Unlike some of his colleagues, “Shakespeare was a genius at staying out of prison,” Shakespearean scholar and Harvard professor Stephen Greenblatt says. “He figured out how to go quite far in the game that he was playing.”
At a May 6 event at the Folger Shakespeare Library, Greenblatt discussed and read short excerpts from his new book, Tyrant, which looks at how Shakespeare navigated the fraught political situation of his time and how he explored the nature of leadership in the characters he created for his plays.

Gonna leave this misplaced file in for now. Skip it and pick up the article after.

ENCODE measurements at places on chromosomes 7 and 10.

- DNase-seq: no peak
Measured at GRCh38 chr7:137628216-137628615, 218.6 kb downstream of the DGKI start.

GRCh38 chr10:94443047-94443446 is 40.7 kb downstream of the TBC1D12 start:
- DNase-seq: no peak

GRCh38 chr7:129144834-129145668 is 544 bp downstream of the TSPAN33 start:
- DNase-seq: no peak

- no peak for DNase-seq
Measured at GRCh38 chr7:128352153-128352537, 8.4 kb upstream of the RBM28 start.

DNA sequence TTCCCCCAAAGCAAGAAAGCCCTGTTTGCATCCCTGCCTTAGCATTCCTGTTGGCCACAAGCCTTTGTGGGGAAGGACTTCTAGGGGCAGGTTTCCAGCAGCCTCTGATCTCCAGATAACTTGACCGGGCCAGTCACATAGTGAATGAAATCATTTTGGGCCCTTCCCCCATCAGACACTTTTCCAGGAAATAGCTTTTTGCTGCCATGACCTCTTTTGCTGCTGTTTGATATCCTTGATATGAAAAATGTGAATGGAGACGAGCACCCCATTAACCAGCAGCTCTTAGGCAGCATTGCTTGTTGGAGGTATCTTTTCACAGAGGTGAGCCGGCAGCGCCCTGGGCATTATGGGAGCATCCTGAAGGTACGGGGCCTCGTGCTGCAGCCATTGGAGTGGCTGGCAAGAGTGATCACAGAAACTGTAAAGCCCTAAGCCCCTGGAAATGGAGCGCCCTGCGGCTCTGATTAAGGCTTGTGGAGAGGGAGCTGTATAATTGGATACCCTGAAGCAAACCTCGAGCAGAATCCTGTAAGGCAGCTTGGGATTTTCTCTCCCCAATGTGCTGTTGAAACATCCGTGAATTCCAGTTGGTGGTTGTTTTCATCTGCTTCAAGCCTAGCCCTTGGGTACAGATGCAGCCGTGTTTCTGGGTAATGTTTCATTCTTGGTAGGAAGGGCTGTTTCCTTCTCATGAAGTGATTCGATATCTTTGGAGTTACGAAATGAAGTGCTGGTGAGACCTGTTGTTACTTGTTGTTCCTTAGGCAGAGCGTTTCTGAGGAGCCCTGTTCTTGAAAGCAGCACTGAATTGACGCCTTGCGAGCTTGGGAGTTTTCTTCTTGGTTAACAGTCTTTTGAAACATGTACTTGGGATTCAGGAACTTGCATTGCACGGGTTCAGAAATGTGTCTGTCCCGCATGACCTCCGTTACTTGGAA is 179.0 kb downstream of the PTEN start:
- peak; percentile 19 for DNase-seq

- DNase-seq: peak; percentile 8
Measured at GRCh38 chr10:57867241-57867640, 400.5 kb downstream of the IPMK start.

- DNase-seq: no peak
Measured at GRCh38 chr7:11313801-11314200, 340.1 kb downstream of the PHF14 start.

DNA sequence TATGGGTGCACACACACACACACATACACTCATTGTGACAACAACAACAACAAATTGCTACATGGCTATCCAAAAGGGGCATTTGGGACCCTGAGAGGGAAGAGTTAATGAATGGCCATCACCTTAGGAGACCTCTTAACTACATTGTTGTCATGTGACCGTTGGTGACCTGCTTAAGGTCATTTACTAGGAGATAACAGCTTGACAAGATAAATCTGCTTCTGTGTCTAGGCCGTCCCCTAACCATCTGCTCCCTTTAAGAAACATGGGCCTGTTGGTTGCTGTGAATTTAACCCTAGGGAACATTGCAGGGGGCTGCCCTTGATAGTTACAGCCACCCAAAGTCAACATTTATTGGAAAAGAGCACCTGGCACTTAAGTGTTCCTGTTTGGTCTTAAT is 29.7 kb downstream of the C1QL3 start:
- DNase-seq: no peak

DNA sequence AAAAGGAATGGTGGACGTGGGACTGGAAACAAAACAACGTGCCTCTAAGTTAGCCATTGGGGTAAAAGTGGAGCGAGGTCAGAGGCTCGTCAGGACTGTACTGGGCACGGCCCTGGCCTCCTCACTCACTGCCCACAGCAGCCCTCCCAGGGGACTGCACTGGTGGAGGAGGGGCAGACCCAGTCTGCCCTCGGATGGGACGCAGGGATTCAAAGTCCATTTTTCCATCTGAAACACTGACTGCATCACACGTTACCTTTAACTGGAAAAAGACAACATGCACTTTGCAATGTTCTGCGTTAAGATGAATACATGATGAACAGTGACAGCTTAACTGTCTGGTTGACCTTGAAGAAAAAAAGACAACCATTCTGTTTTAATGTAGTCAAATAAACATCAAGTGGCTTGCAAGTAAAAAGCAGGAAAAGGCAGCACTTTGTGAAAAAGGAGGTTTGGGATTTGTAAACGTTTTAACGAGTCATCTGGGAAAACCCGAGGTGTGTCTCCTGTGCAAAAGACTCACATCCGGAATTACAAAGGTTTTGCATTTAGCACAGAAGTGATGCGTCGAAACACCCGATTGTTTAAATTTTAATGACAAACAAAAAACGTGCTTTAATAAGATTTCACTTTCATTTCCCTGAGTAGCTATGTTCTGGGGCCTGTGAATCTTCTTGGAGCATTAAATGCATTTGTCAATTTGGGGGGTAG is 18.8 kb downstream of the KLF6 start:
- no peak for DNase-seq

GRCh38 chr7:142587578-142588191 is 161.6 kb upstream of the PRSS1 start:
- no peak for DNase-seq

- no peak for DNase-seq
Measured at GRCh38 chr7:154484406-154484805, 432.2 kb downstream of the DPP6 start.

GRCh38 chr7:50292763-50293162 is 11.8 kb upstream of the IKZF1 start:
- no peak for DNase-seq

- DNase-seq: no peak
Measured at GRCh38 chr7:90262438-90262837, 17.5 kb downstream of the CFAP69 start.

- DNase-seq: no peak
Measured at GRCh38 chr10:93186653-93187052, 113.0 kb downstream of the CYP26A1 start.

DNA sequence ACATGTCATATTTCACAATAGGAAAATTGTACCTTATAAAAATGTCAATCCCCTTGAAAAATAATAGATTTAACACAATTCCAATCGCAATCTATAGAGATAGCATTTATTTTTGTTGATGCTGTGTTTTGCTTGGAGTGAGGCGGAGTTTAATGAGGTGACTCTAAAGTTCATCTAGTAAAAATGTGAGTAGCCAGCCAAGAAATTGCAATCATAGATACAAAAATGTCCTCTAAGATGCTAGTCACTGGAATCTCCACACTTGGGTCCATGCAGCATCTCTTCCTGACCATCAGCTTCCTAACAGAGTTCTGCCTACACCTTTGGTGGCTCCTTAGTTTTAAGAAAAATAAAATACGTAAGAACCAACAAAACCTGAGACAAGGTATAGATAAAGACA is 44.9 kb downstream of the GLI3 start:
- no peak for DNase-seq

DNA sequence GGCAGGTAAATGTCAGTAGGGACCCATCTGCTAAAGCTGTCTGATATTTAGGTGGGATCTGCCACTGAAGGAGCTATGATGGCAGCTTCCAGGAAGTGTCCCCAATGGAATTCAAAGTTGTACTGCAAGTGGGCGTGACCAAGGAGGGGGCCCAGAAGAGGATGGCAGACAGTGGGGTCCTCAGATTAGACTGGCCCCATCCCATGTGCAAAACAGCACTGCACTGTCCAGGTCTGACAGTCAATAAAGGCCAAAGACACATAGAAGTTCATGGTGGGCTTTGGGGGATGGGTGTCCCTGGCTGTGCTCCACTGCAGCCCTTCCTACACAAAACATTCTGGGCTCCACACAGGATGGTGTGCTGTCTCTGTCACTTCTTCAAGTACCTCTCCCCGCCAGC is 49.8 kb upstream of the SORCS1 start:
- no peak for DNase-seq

In this edited recording of his talk, Greenblatt starts off with remarks about New Historicism, a critical approach he was instrumental in developing. He begins reading excerpts from Tyrant, including the opening passage, at the 12:17 mark.
Greenblatt is John Cogan University Professor of the Humanities at Harvard University. He is also the Pulitzer Prize- and National Book Award-winning author of The Swerve, Will in the World, and The Rise and Fall of Adam and Eve, and the general editor of The Norton Shakespeare.
Tyrant was published May 8, 2018, by W.W. Norton.